The purpose of the festival is to honor the work of urban, suburban, and rural teen filmmakers and to give young people an authentic opportunity to participate in a real film festival. All submissions are judged by a jury, and finalists' films are shown at The Little Theatre.
Dr. Brian Bailey is an Associate Professor of Education at Nazareth College in Rochester, NY (USA) where he teaches undergraduate and graduate courses in Adolescent Education. Brian earned a Bachelor of Science degree from Cornell University (1992), holds a master's degree from Nazareth College in Educational Technology (2000) and received a Ph.D. in Teaching and Curriculum at the University of Rochester's Warner Graduate School of Education and Human Development (2009).
Dr. Bailey's research focuses on the intersection of school-based curriculum and contemporary youth culture, particularly when adolescents use digital media arts to create short films, music videos, animation, documentaries, etc. in school. He is the co-founder and co-director of The Rochester Teen Film Festival and Rochester Teen Film Camp, both of which grew out of his research on Youth Digital Media Production and Literacy.
Prior to Nazareth College, Dr. Bailey held faculty appointments at The College of St. Rose in Albany, NY (USA) and Yale University in New Haven, CT (USA). Dr. Bailey has presented his research internationally at the University of Karachi (Pakistan), United Arab Emirates University (U.A.E.), Zayed University (UAE), Sultan Qaboos University (Oman) and Nagaland University (India). He has presented papers at national conferences in cities including Albany, Los Angeles, St. Louis, Chicago and New Orleans. His papers include, "Digital Video Literacy: The Power of Authentic Audiences", "Schooling Multimedia: Students' Uses of Digital Production in Secondary Classrooms", "Digital Video Production as Literacy Practice: New Opportunities for Authenticity, Praxis, and Resistance" and "Intrinsic Motivation and Digital Technologies."
He has published articles in journals and books including: "When I make a film, it's out of my head": Expressing Emotions and Healing through Digital Filmmaking in the Classroom in the Journal of Digital Culture and Education (2011); Addressing Everyday Problems & Constructing Situated Identities: Youth Filmmaking in Schools in Lights! Camera! Action and the Brain: The Use of Film in Education (2011); Emo Music and Youth Culture in the Encyclopedia of Youth Culture (2005). Brian is also an artist and is collaborating with his partner, Heather Layton, on recent projects including Government Warning, Art as Social Intervention, and Home Drone.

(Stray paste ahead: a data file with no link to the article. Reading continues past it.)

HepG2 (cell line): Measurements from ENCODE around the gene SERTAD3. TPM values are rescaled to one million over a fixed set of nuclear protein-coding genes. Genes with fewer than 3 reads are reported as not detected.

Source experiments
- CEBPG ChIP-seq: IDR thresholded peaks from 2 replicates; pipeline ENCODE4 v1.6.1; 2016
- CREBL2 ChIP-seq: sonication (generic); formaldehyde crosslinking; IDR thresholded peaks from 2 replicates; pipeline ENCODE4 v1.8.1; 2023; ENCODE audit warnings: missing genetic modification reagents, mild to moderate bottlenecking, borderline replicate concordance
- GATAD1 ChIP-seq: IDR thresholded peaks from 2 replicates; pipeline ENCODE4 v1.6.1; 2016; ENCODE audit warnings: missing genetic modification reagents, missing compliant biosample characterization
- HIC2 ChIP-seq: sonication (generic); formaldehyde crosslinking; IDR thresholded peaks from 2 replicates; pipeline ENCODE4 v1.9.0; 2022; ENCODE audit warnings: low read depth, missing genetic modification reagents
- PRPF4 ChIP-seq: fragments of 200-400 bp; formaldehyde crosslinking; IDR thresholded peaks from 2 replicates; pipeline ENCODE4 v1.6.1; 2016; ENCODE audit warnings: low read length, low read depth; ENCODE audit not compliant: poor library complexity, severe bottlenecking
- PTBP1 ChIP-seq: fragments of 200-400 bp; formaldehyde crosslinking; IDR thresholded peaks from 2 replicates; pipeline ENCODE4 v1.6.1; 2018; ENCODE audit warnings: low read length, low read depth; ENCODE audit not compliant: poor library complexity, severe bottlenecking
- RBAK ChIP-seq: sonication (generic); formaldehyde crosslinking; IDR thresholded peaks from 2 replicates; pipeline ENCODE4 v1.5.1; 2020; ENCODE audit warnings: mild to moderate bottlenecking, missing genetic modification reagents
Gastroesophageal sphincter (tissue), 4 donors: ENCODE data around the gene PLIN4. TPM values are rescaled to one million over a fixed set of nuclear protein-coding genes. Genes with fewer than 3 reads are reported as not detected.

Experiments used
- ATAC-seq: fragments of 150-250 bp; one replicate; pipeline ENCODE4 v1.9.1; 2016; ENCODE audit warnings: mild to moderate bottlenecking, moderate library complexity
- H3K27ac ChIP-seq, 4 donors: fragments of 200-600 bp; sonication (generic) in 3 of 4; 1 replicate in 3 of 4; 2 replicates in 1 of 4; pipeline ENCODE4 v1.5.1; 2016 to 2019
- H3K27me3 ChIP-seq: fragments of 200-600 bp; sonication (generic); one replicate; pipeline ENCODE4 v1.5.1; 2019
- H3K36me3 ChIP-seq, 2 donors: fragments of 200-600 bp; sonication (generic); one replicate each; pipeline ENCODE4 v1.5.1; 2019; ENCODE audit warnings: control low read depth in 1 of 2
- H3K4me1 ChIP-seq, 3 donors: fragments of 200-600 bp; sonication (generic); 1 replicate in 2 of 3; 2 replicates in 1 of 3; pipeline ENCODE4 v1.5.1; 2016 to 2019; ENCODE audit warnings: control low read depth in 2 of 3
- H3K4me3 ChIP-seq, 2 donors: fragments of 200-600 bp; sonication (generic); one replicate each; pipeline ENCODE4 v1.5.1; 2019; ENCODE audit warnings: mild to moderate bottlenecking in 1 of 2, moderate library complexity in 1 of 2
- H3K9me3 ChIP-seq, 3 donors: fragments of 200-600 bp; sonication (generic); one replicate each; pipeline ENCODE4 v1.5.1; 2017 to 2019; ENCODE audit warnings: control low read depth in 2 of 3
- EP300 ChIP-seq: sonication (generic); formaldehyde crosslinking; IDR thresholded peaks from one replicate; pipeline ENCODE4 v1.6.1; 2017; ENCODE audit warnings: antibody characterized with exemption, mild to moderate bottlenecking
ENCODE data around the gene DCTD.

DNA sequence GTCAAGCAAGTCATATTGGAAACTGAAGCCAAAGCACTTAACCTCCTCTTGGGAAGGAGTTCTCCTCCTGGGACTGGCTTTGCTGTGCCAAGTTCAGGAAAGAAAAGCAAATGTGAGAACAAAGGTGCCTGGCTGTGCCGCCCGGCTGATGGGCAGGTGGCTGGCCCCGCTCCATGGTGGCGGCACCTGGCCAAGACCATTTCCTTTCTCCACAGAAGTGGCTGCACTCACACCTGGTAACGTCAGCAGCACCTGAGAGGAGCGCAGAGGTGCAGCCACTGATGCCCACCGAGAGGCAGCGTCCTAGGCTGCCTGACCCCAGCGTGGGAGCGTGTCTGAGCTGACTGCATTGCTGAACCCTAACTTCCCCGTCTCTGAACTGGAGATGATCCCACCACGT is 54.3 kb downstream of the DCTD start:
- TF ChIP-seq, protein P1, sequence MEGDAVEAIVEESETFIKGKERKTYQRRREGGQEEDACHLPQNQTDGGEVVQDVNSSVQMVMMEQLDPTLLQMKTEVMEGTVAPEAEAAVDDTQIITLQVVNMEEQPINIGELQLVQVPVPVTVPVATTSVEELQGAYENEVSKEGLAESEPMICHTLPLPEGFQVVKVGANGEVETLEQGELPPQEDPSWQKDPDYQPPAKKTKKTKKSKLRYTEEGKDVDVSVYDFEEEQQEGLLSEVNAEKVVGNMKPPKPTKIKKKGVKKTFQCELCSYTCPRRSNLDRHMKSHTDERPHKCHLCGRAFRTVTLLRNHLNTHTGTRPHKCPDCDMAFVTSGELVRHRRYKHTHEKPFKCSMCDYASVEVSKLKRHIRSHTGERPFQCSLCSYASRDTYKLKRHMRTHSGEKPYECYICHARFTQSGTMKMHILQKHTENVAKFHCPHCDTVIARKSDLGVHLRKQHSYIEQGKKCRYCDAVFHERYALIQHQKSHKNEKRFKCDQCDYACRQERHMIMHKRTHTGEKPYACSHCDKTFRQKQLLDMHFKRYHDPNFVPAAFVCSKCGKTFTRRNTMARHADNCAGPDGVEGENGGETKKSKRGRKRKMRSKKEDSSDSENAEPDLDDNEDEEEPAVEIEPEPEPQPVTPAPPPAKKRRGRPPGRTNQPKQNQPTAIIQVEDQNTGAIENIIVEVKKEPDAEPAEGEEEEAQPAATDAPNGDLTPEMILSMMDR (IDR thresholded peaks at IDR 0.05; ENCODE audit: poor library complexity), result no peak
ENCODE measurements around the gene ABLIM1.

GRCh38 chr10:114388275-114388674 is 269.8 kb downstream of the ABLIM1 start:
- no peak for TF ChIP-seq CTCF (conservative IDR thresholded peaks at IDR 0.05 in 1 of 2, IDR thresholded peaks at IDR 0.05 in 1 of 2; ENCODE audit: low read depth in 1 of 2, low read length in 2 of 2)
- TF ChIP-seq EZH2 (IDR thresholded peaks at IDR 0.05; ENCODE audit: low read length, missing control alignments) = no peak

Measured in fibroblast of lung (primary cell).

Linda Moroney (Managing Director/Programmer of 360|365 and Greentopia Film) has been active in the independent film community for over 10 years. Films she's produced have shown theatrically, been broadcast nationally, and screened at numerous film festivals worldwide.
Prior to becoming our Managing Director, Linda served as the Technical Director and Shorts Co-Programmer for the festival. In 2007, she was the Curator for Animated Jazz Shorts from the Hubley Studio, which was a co-presentation by the Rochester International Jazz Festival, Rochester/High Falls International Film Festival, and George Eastman House. Linda cut her filmmaking teeth working with Academy Award winner Faith Hubley on six of her animated films. In addition, Linda was the Associate Producer on the independent feature-length documentary, Ram Dass Fierce Grace, named by Newsweek magazine as one of the five best non-fiction films of 2002, and broadcast nationally on PBS in 2004.
She also has produced several other short films including SET SET SPIKE (2001), which was an official selection in the 2002 Sundance Festival. Linda is a founding member of Women in Film & Television Rochester. She is currently working on The Storybook Project, her first documentary feature film as director.
If you missed it, here is Laurel Gabel's film, OUR GENERATION, which received the 2015 Philip Seymour Hoffman Best of the Festival Award.